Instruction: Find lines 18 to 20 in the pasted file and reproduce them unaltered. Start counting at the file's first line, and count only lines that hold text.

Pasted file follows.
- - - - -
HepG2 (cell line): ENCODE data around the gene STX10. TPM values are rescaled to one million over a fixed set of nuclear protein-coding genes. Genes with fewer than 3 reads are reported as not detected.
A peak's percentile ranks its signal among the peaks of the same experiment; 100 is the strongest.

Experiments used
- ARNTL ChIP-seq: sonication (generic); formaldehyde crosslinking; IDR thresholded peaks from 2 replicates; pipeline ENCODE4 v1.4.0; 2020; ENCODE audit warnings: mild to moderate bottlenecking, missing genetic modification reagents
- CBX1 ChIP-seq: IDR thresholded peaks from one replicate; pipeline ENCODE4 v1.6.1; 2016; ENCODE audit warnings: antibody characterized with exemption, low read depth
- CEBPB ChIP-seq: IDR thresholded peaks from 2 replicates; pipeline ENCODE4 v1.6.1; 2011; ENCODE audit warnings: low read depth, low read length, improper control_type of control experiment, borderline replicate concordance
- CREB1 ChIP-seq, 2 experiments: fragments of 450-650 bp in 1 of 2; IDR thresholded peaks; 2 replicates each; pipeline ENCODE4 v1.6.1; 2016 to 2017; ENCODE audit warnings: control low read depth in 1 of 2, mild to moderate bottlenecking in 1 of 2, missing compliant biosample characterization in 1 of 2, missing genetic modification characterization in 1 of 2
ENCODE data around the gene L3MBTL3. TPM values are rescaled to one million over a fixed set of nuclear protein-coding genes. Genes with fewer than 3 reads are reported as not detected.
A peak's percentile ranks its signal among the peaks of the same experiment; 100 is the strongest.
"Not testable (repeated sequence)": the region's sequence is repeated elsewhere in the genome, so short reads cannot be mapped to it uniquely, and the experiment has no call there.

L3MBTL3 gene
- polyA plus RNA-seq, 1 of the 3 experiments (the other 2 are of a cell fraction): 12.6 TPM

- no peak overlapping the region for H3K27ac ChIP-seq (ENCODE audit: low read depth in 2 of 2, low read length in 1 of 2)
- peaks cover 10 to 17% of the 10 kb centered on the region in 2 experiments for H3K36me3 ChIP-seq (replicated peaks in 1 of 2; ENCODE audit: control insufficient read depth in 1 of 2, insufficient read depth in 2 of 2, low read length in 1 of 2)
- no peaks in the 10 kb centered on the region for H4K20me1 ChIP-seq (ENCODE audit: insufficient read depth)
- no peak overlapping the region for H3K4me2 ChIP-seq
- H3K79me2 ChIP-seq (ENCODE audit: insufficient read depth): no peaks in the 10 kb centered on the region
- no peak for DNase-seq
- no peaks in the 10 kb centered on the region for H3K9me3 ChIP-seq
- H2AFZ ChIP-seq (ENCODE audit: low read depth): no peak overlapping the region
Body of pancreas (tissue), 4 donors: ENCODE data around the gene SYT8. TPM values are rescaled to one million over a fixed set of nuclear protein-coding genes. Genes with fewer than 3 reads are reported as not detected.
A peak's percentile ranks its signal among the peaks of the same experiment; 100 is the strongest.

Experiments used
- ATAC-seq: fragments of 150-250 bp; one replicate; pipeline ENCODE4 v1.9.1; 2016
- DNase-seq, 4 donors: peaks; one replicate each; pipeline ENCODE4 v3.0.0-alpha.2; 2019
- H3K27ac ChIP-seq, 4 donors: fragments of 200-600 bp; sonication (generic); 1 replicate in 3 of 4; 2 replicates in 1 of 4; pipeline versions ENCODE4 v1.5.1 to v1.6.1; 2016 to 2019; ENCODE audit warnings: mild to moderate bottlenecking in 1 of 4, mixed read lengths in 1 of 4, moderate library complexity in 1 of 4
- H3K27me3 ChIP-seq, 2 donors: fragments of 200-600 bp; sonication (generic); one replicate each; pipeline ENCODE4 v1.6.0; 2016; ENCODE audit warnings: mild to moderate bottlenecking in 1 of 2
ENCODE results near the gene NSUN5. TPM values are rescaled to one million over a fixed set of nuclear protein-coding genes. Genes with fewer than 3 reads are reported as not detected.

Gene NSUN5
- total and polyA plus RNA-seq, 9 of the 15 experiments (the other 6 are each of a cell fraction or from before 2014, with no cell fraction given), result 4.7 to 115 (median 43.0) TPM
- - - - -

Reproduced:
- no peak for DNase-seq
- no peaks in the 10 kb centered on the region for H3K9me3 ChIP-seq
- H2AFZ ChIP-seq (ENCODE audit: low read depth): no peak overlapping the region